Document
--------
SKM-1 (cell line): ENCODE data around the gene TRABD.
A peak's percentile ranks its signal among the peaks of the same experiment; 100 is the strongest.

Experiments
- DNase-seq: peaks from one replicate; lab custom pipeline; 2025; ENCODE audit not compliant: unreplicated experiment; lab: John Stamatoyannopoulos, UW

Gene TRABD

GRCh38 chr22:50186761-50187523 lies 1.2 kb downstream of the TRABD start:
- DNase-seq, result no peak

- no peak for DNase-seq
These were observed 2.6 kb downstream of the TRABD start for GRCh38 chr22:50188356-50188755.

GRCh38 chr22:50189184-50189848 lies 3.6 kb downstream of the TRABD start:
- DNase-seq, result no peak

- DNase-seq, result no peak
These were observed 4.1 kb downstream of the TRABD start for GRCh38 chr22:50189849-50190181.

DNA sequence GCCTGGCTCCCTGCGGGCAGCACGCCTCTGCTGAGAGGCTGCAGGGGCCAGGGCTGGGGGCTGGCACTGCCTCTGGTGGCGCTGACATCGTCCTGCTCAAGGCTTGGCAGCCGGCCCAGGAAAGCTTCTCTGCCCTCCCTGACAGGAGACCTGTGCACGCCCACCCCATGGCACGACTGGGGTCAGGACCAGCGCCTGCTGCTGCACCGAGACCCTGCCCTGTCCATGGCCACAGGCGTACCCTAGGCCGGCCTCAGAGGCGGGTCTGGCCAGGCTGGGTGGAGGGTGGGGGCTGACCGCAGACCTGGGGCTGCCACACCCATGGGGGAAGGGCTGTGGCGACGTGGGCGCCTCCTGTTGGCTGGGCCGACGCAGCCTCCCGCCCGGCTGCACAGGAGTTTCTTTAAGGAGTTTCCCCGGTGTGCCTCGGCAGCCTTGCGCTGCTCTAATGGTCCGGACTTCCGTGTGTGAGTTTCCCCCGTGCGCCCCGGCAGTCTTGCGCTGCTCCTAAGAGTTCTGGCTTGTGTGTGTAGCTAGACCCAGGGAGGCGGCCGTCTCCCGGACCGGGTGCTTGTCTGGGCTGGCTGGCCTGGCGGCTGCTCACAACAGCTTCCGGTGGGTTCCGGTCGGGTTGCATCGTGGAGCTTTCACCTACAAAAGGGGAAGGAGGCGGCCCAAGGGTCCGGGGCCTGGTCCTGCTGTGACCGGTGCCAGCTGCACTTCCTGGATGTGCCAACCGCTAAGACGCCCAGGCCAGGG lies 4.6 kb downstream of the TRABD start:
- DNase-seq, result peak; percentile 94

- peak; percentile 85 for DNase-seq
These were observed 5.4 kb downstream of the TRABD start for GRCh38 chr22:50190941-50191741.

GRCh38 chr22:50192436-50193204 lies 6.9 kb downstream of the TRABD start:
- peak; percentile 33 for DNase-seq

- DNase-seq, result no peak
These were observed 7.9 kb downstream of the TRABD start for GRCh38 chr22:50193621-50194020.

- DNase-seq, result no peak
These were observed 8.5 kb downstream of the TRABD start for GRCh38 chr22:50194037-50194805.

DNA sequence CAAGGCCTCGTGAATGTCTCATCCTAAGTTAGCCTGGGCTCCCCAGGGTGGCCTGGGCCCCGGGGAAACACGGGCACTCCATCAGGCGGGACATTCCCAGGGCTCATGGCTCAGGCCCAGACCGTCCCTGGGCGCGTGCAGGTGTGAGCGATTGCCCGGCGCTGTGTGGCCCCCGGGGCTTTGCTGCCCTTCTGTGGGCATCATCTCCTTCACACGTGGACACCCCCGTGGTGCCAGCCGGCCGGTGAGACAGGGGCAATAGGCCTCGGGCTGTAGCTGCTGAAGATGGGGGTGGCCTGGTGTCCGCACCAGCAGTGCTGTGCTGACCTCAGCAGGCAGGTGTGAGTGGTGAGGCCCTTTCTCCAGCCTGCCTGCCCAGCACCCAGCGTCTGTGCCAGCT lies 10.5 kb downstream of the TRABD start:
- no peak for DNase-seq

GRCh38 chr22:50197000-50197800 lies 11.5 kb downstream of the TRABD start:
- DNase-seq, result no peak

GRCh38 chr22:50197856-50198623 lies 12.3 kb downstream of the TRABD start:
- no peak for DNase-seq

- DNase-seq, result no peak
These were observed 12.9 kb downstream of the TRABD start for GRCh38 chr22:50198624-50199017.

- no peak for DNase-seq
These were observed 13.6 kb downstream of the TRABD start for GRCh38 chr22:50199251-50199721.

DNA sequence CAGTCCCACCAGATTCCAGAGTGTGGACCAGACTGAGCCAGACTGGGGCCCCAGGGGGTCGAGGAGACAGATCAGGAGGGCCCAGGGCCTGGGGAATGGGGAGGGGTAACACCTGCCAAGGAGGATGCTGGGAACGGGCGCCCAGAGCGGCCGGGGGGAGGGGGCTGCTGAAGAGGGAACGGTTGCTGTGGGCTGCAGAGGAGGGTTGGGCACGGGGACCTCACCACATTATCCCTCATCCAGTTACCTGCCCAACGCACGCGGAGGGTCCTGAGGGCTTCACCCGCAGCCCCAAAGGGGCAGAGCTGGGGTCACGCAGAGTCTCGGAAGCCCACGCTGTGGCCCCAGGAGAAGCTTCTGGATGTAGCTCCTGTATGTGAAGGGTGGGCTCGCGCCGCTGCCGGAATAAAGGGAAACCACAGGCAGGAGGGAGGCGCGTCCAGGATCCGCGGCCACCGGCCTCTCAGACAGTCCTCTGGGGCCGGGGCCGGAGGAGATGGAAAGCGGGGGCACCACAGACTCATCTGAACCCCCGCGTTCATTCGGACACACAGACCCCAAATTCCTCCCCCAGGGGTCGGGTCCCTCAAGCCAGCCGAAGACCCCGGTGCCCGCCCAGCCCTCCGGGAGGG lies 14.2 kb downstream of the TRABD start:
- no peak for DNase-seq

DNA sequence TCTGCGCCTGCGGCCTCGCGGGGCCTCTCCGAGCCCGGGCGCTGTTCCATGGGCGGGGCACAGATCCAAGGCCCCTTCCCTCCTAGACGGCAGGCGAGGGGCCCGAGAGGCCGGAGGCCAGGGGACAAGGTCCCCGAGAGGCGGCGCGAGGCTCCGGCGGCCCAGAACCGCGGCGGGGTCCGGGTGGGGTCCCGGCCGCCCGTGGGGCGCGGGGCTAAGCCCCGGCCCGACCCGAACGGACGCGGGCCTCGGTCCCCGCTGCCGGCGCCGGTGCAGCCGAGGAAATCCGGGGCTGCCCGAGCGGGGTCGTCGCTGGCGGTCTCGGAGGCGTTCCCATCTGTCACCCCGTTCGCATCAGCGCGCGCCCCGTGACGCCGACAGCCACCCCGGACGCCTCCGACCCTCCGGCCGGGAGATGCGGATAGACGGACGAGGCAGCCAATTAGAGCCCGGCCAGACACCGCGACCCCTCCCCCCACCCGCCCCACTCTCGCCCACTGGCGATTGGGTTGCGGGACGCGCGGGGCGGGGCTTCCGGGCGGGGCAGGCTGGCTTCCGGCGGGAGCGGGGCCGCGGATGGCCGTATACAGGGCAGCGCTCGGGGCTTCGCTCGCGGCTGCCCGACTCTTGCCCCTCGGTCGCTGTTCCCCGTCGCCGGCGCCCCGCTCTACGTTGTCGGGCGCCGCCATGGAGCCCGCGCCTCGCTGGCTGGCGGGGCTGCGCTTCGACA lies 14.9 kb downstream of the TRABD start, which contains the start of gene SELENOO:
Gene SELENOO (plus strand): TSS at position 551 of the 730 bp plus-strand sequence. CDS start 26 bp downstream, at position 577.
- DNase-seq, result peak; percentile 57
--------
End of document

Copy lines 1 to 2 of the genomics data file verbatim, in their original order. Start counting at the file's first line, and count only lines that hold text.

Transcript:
SKM-1 (cell line): ENCODE data around the gene TRABD.
A peak's percentile ranks its signal among the peaks of the same experiment; 100 is the strongest.